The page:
Use of Sumatran tiger parts
Canines Magic, curios
A tiger's canine teeth are used to make ornamental jewellery. Some local people believe tiger canines provide good luck and protective powers to those who wear them. The sale of canines is predominantly carried out through shops selling gold, but shops selling precious stones, antiques and souvenirs may also sell tiger canines.
Claws Magic, curios
Claws are most often inlayed in gold to make pendants for necklaces. Local people believe tiger claws provide good luck and protective powers to those who wear them. The selling of claws appears to be almost exclusively carried out through gold shops, although antique shops and souvenir shops also sell them.
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Whiskers are believed to have magical powers to protect those who possess them from malicious curses. The "magic" bestowed by whiskers is believed to be most powerful when removed from a live tiger.
The tail is usually sold still intact with the skin. However, if the skin is badly damaged it may be divided into small pieces for individual sale. In such cases the tail is sometimes sold separately as a trophy or talisman that is said to protect the owner from curses if it is kept in the home.
Some people in Indonesia believe that tiger skin contains magical powers. Most typically small pieces of tiger skin are used to protect the owner from black magic. These pieces are also used by Shaman to cast black magic spells on others. Additionally the skin may be shaped into a belt with a magical code used to protect the one who wears it from all dangers posed by wild animals or bad spirits. Some local people believe that the skin will have no powers if it is covered by a human shadow before the trapped tiger is killed.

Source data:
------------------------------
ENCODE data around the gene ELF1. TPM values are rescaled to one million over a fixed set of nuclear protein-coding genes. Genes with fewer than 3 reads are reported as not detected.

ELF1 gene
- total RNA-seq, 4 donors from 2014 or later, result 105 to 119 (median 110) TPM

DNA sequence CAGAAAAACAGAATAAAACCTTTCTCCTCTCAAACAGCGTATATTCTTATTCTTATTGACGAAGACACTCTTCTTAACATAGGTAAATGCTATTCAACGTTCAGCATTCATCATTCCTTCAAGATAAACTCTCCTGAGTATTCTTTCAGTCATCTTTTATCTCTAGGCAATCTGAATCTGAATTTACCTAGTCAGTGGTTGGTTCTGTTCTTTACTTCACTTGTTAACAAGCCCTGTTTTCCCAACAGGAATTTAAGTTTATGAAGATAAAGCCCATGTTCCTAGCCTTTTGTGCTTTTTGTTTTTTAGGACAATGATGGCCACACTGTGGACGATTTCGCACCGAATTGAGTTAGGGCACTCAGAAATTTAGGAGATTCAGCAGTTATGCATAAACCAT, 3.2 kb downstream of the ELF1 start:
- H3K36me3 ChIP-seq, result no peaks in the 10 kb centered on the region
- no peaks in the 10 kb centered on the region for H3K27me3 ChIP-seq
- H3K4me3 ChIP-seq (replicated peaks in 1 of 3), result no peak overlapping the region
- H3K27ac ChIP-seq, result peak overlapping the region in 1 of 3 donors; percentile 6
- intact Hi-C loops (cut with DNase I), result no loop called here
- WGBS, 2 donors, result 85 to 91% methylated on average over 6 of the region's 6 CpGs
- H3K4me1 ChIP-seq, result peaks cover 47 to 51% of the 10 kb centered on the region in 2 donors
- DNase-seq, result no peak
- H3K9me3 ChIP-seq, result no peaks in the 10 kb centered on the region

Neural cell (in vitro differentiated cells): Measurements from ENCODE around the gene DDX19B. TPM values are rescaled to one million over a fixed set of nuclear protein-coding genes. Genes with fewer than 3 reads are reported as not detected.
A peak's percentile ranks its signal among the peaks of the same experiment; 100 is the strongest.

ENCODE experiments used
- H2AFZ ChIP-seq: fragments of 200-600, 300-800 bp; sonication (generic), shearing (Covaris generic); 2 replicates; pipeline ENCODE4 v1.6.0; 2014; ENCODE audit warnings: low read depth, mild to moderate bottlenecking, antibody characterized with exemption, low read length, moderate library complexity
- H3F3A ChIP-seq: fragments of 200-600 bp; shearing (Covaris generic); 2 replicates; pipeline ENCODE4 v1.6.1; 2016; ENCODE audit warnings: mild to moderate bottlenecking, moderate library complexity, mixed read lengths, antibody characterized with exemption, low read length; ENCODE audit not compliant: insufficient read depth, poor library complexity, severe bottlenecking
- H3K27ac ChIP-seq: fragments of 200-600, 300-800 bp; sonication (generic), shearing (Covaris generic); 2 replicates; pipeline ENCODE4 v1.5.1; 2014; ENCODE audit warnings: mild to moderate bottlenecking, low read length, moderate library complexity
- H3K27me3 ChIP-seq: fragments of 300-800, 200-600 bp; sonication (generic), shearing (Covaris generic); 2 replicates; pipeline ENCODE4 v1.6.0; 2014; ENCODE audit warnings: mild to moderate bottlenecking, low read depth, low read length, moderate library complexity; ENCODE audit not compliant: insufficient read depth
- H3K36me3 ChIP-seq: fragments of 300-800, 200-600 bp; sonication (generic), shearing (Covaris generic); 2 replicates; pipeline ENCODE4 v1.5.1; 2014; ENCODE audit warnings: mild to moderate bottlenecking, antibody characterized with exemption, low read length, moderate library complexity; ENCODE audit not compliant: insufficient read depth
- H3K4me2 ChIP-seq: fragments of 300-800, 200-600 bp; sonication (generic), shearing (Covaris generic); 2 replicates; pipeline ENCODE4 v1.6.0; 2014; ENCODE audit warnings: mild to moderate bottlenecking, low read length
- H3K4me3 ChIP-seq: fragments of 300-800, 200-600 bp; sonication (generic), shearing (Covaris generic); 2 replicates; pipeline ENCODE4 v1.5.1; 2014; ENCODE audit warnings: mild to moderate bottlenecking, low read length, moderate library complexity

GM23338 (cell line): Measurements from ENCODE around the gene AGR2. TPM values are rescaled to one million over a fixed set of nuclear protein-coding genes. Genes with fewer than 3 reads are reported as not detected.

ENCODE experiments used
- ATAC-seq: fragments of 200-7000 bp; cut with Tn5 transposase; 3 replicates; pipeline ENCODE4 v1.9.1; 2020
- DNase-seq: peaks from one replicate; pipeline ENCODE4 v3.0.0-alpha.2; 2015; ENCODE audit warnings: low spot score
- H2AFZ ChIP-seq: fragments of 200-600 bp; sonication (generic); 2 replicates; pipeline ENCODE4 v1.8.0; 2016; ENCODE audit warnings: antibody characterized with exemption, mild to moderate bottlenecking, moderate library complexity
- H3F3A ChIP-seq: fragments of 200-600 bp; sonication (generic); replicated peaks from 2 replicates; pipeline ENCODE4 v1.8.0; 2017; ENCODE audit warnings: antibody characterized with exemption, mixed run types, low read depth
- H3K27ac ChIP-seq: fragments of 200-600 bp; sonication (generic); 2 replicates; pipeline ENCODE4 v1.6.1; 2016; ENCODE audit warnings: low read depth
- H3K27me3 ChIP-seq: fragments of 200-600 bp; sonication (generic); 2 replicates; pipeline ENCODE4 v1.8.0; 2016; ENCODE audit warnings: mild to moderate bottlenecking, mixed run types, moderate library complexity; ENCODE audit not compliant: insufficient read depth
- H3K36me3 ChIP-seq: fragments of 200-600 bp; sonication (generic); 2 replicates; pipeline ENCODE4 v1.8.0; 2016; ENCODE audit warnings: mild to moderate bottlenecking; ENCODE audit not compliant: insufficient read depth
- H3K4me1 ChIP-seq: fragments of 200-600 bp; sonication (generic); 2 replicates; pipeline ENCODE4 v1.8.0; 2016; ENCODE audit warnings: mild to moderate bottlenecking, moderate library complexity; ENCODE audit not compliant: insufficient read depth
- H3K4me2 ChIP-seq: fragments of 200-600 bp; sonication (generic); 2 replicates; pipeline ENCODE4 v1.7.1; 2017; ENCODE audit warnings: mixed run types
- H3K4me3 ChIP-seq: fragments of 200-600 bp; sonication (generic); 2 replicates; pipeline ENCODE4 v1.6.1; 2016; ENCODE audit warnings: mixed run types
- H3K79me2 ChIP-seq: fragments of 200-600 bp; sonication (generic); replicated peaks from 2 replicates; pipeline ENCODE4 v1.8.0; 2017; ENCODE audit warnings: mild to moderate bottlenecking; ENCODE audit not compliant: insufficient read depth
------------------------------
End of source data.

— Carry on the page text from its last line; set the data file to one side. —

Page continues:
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Skin: forehead Magic
This is said to be the most expensive part of the skin, as the stripes between the ears are thought to look like the Chinese character for royalty. This piece of skin is believed to bring the owner prosperity and good luck.
Penis Traditional "tonic"
The penis is said to have aphrodisiac powers.
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Flesh Traditional medicine, crop protection
Flesh is cooked and eaten to treat skin diseases. Farmers are also known to burn small strips of flesh around the edge of a field to keep wild pigs away. The market for tiger flesh remains generally local and is not apparently commercially significant.
Milk Traditional medicine
Used in medicinal remedies.
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Tiger dung Magic, crop protection
Some Indonesian Dukuns (Shaman or Witch Doctor) use the manure to treat people who are suffering from black magic spells that have been cast upon them. In one instance, a Dukun brought a man "suffering from a spell" to the Medan Zoo. The Dukun requested tiger manure from the keeper at the zoo and fed it to the suffering man on the spot. Occasionally farmers and plantation workers also request tiger manure from keepers at the Medan Zoo. The manure is spread around the edges of the crops or plantations and the scent apparently keeps wild pigs (Sus scrofa) away.
Bone Traditional medicine
Ground into powder to be taken with a glass of warm water. It is used to treat rheumatism and head aches. The front humerus bone is said to be most highly valued for its strength in traditional medicine (Chan, 1995).
Bone: right front paw Traditional medicine, magic
According to dealers, the bone found in the right front paw is regarded as being the strongest, as it enables a tiger to pull down prey bigger than itself. The bone is put into a glass of warm water and let for a short period of time, then drunk to treat headaches. Some users believe it also has the power to drive away bad spirits.